The conventional marker for hyperinflation is 50% per month, which was first proposed in 1956 by Phillip Cagan, Professor of Economics at Columbia University. Below we review three other historical cases of hyperinflation.
- Hyperinflation is extreme or excessive inflation where price increases are rapid and out of control.
- Most central banks (such as the U.S. Federal Reserve) target an annual inflation rate for a country of around 2% to 3%.
- During periods of hyperinflation, a country experiences an inflation rate of 50% or more per month.
- Venezuela, Hungary, Zimbabwe, and Yugoslavia have all experienced periods of hyperinflation.
Hungary: August 1945 to July 1946
- Highest monthly inflation rate: 4.19 x 1016%
- Equivalent daily inflation rate: 207%
- Time required for prices to double: 15 hours
- Currency: Pengő
While hyperinflation is generally considered to be the result of government ineptitude and fiscal irresponsibility, the hyperinflation of postwar Hungary was apparently engineered by government policymakers as a way to get a war-torn economy back on its feet. The government used inflation as a tax to help with a revenue deficit needed for postwar reparation payments and payments for goods to the occupying Soviet army. Inflation also served to stimulate aggregate demand in order to restore productive capacity.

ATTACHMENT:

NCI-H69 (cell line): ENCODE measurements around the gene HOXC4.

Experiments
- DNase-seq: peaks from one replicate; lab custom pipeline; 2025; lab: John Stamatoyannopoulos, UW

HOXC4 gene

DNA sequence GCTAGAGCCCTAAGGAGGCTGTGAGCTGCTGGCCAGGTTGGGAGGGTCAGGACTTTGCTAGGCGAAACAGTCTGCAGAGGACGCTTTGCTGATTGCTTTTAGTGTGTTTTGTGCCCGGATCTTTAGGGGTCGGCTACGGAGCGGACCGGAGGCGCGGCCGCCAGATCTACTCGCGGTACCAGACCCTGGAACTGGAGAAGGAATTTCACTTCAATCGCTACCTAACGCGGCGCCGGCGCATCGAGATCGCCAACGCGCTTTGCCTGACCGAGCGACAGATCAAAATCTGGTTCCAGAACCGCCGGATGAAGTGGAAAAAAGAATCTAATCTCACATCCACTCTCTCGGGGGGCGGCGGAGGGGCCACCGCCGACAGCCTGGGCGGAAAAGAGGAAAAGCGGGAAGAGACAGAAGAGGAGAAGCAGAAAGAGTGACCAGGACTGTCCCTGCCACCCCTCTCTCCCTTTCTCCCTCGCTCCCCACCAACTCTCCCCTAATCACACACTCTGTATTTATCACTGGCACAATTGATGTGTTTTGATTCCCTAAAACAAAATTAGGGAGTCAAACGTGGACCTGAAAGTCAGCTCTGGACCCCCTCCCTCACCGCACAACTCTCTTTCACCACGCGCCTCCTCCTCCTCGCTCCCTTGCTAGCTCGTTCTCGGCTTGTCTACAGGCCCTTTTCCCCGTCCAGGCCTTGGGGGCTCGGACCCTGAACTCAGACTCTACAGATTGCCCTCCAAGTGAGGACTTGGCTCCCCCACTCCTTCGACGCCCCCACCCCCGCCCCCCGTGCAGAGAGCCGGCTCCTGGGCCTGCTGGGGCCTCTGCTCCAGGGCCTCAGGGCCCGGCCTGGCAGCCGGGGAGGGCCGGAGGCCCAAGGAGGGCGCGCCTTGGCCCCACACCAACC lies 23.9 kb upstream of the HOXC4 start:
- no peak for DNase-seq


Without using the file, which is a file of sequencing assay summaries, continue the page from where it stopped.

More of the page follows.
Zimbabwe: March 2007 to Mid-November 2008
- Highest monthly inflation rate: 7.96 x 1010%
- Equivalent daily inflation rate: 98%
- Time required for prices to double: 24.7 hours
- Currency: Dollar
Yugoslavia: April 1992 to January 1994
- Highest monthly inflation rate: 313,000,000%
- Equivalent daily inflation rate: 64.6%
- Time required for prices to double: 1.41 days
- Currency: Dinar
While hyperinflation has severe consequences, not only for the stability of a nation’s economy but also that of its government and greater civil society, it’s often a symptom of crises that are already present. This situation offers a look at the true nature of money. Rather than being just an economic object used as a medium of exchange, a store of value, and a unit of account, money is far more symbolic of underlying social realities. Its stability and value depend upon the stability of a country’s social and political institutions.